On the surface, interviewing a candidate for an open position sounds easy, but the nuance of interviewing goes well beyond skills and abilities. By asking the right questions, you can gauge maturity level, culture fit and self-awareness to assess the quality of the candidate and how someone will mesh with your team. Here are a few interview questions to ask candidates:
Tell me your biggest success story related to [skill].
Why ask this question? This prompt is good to use early in the conversation. It offers the candidate an opportunity to share his or her best skill sets (technical skills), along with transferable skills (soft skills) and understand what is perceived to be his or her strength. It also gives the interviewer an opportunity to see how closely aligned the candidate is with the duties of the position.
Tell me something about yourself that others may be surprised to know about you.
Why ask this question? This question is an opportunity to learn something interesting and real about a candidate that might not come up in a standard interview.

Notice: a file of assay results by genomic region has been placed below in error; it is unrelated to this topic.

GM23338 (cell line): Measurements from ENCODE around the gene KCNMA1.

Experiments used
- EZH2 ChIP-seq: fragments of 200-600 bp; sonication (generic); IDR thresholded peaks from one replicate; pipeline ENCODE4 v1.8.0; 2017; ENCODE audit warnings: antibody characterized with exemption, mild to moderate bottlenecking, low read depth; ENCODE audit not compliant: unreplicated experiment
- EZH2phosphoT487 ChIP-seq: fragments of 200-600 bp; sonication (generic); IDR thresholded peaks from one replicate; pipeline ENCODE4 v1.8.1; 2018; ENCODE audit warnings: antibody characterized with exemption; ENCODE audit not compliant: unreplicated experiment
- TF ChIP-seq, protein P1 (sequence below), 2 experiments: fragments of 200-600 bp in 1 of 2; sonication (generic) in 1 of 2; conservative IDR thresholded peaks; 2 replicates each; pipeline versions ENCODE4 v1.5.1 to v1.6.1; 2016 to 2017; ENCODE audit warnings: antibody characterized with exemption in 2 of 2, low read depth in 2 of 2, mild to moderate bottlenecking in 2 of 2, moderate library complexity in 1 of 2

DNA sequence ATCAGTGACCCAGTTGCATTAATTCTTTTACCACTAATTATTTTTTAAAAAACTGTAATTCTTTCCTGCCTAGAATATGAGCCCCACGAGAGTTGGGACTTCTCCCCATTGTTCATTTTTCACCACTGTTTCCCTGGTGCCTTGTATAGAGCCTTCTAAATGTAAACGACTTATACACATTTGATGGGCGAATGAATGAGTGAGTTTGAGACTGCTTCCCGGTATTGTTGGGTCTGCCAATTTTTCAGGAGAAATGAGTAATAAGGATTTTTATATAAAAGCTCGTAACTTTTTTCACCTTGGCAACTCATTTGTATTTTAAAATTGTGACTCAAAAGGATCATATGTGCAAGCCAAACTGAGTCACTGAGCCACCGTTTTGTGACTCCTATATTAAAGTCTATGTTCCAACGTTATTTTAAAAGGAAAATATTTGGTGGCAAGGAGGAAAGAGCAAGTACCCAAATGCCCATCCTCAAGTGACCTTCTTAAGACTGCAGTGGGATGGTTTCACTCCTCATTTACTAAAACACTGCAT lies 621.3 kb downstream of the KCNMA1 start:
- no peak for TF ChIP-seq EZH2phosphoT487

If there were something in your past that you could go back and do differently, what would that be?
Why ask this question? This question is another way to understand life lessons a person has learned, and how these lessons may be of benefit when managing others or working in teams.
Tell me about a time you had trouble working with a colleague. What was the challenge, how did you address the situation, and what did you learn from the experience?
Why ask this question? It’s helpful to understand how a candidate moves through challenges, resolves problems and how the experience and knowledge learned can be applied to possible future situations. While skills don’t stand alone, culling proper skills is critical to ensuring a candidate can do the job.
When it comes to honesty in the workplace, some professions have a better reputation than others and that begs the question: What professions do Americans trust the most and the least today? This infographic uses the findings of a recent Gallup poll to list the top occupations for honesty and ethical standards in America today.
Q. The human voice can be commanding or soothing, reverential or shrill. How have drug companies in particular capitalized on this powerful marketing tool?
A. According to STAT, a website that details news of the medical world, including the fast-moving business of making medicine, “drug ads almost always have two narrators—a steady, confident one which tells about the afflictions the drug treats, and a calm, soothing one which prattles off an extraordinarily long list of potential side effects,” says Dan Lewis on his “Now I Know” website. Since manufacturers are legally required to disclose these side effects, they use two different tones of voice “to make subtle inferences which, they hope, only register on a subconscious level.” The message: Don’t worry about the side effects. This product is worth your purchase.
Source: Bill Sones and Rich Sones, Ph.D.